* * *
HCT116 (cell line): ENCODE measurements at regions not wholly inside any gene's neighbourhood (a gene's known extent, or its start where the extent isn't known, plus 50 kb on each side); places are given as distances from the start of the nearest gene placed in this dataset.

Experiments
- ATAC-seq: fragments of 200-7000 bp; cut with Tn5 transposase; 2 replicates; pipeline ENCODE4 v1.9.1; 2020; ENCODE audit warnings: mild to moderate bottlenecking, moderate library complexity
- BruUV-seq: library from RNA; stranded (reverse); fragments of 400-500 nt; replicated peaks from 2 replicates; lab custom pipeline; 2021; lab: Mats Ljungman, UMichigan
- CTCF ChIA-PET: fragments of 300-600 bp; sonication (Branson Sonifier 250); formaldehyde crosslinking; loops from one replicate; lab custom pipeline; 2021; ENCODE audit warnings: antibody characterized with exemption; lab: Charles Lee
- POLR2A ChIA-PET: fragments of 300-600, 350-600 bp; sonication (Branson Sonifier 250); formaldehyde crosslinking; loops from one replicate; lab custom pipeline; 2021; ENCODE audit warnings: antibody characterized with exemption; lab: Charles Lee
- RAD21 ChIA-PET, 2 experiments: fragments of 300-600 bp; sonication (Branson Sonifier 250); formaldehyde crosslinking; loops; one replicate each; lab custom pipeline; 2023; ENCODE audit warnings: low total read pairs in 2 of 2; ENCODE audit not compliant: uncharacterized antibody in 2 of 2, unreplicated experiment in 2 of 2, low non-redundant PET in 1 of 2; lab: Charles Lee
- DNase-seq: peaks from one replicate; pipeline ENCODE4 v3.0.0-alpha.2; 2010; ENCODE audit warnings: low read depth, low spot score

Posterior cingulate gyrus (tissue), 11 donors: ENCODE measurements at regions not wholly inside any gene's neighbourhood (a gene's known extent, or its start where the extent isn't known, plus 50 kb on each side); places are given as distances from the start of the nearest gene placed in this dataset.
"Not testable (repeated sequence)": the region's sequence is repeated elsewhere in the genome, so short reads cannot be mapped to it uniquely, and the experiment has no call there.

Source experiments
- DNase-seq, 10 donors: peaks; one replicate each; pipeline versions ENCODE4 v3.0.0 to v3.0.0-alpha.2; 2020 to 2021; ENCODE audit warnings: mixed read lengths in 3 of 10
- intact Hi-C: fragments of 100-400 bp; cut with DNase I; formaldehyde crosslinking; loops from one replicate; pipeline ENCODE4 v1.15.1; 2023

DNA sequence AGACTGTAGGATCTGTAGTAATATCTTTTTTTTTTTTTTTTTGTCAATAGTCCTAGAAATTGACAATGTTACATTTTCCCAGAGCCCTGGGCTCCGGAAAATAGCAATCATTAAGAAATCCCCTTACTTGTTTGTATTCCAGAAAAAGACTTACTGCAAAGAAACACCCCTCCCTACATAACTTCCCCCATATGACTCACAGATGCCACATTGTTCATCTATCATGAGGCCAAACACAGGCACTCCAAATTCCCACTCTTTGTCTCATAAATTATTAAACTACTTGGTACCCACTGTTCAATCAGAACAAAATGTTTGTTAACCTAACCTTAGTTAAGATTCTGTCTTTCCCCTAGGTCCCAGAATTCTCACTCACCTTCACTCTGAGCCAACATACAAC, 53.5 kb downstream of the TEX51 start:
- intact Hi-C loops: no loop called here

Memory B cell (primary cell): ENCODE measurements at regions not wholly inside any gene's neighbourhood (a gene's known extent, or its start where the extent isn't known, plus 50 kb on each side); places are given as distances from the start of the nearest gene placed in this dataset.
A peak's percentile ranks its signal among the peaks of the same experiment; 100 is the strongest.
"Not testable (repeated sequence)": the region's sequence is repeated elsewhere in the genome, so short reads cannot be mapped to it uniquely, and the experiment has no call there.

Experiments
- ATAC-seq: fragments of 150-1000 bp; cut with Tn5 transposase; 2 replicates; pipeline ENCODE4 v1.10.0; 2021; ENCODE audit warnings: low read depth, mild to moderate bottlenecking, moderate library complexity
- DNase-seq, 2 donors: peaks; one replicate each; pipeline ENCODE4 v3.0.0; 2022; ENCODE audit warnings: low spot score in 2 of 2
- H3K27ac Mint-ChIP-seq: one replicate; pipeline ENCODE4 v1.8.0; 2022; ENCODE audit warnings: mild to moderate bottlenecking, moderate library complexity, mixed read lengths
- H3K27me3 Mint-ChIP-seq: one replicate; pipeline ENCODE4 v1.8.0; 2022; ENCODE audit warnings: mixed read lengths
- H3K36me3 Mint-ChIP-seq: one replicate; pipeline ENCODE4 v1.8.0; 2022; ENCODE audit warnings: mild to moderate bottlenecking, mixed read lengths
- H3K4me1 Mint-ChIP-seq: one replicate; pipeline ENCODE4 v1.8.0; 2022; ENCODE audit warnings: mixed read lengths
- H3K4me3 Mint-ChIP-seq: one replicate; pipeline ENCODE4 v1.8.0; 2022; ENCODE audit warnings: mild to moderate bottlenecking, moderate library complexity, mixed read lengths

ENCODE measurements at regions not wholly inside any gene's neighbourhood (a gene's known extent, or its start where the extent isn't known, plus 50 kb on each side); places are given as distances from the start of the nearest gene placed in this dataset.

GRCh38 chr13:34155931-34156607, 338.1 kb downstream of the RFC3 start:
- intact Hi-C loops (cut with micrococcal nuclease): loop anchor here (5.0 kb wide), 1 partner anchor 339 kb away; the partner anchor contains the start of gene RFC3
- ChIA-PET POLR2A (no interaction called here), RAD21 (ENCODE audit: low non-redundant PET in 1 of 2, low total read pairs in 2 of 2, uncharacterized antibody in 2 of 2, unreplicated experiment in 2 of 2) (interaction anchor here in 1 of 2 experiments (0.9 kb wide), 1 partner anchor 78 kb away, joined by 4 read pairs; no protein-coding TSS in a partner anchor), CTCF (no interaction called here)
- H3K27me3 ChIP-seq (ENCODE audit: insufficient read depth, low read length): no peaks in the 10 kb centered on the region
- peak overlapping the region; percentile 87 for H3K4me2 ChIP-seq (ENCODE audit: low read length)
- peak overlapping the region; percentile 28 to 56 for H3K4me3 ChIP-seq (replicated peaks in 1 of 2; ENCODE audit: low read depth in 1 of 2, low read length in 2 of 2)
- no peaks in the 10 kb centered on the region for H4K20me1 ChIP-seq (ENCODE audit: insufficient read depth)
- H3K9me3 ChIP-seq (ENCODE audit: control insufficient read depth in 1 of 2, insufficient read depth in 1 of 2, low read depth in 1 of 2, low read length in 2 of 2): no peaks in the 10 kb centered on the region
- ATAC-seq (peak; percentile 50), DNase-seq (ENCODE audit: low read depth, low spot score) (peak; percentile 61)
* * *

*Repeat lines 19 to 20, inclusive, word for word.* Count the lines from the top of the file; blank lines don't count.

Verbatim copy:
Experiments
- ATAC-seq: fragments of 150-1000 bp; cut with Tn5 transposase; 2 replicates; pipeline ENCODE4 v1.10.0; 2021; ENCODE audit warnings: low read depth, mild to moderate bottlenecking, moderate library complexity